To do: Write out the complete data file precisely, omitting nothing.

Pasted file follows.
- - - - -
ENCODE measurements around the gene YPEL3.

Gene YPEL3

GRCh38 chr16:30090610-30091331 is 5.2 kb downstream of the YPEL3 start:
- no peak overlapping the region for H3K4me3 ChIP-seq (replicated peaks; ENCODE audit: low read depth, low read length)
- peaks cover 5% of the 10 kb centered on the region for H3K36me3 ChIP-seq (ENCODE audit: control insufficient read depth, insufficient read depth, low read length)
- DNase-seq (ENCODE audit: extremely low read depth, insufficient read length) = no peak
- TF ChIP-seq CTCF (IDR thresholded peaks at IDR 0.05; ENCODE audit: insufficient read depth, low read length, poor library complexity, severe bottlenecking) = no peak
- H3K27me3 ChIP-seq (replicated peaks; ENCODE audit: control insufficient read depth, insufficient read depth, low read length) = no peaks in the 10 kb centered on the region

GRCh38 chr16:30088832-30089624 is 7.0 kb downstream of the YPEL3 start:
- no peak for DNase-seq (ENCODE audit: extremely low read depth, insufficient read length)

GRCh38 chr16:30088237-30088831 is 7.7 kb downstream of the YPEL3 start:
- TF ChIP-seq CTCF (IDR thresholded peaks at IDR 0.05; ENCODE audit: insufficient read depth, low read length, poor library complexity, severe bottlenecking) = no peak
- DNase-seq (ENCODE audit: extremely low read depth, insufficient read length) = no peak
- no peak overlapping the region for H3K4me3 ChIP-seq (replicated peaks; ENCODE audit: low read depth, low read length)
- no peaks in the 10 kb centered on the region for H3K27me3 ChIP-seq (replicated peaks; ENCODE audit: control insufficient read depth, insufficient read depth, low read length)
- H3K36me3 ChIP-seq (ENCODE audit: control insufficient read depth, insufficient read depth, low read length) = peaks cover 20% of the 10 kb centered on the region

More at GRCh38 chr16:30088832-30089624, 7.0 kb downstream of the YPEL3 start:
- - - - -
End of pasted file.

ENCODE measurements around the gene YPEL3.

Gene YPEL3

GRCh38 chr16:30090610-30091331 is 5.2 kb downstream of the YPEL3 start:
- no peak overlapping the region for H3K4me3 ChIP-seq (replicated peaks; ENCODE audit: low read depth, low read length)
- peaks cover 5% of the 10 kb centered on the region for H3K36me3 ChIP-seq (ENCODE audit: control insufficient read depth, insufficient read depth, low read length)
- DNase-seq (ENCODE audit: extremely low read depth, insufficient read length) = no peak
- TF ChIP-seq CTCF (IDR thresholded peaks at IDR 0.05; ENCODE audit: insufficient read depth, low read length, poor library complexity, severe bottlenecking) = no peak
- H3K27me3 ChIP-seq (replicated peaks; ENCODE audit: control insufficient read depth, insufficient read depth, low read length) = no peaks in the 10 kb centered on the region

GRCh38 chr16:30088832-30089624 is 7.0 kb downstream of the YPEL3 start:
- no peak for DNase-seq (ENCODE audit: extremely low read depth, insufficient read length)

GRCh38 chr16:30088237-30088831 is 7.7 kb downstream of the YPEL3 start:
- TF ChIP-seq CTCF (IDR thresholded peaks at IDR 0.05; ENCODE audit: insufficient read depth, low read length, poor library complexity, severe bottlenecking) = no peak
- DNase-seq (ENCODE audit: extremely low read depth, insufficient read length) = no peak
- no peak overlapping the region for H3K4me3 ChIP-seq (replicated peaks; ENCODE audit: low read depth, low read length)
- no peaks in the 10 kb centered on the region for H3K27me3 ChIP-seq (replicated peaks; ENCODE audit: control insufficient read depth, insufficient read depth, low read length)
- H3K36me3 ChIP-seq (ENCODE audit: control insufficient read depth, insufficient read depth, low read length) = peaks cover 20% of the 10 kb centered on the region

More at GRCh38 chr16:30088832-30089624, 7.0 kb downstream of the YPEL3 start: